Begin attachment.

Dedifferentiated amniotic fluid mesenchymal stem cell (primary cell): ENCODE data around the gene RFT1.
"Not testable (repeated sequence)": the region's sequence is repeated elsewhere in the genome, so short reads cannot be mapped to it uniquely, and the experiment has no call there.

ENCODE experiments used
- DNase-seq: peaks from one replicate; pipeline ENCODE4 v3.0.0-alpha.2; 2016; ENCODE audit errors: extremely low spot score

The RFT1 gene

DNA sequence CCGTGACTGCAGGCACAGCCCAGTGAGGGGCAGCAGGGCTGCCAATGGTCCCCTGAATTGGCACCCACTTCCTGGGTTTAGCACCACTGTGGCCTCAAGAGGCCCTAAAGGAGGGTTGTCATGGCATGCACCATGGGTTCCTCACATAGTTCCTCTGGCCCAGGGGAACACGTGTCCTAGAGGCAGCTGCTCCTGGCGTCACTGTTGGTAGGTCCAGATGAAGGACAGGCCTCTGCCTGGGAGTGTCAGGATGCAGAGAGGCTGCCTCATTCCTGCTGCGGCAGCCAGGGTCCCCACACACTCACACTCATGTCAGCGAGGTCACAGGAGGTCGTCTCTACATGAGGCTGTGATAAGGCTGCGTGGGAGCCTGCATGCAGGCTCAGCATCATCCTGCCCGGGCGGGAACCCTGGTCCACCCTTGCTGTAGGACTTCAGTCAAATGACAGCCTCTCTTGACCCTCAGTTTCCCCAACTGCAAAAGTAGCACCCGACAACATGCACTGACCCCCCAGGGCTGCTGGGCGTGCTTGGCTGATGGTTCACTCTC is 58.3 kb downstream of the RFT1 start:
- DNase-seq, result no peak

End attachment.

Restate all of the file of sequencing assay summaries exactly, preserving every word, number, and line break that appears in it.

Dedifferentiated amniotic fluid mesenchymal stem cell (primary cell): ENCODE data around the gene RFT1.
"Not testable (repeated sequence)": the region's sequence is repeated elsewhere in the genome, so short reads cannot be mapped to it uniquely, and the experiment has no call there.

ENCODE experiments used
- DNase-seq: peaks from one replicate; pipeline ENCODE4 v3.0.0-alpha.2; 2016; ENCODE audit errors: extremely low spot score

The RFT1 gene

DNA sequence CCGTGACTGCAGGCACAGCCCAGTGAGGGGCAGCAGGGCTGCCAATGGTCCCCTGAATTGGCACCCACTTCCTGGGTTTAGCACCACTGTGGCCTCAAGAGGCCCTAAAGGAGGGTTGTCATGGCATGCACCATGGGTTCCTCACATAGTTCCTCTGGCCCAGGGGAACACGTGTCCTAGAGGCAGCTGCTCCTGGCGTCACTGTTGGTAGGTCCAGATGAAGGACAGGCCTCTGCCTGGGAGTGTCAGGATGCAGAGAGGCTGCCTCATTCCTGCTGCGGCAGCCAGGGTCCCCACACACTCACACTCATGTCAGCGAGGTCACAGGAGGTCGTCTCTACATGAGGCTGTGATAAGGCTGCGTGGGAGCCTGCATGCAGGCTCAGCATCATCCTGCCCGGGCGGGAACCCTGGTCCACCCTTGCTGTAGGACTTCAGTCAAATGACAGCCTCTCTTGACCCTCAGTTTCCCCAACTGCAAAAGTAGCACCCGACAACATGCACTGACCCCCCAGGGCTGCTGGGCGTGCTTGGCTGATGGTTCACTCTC is 58.3 kb downstream of the RFT1 start:
- DNase-seq, result no peak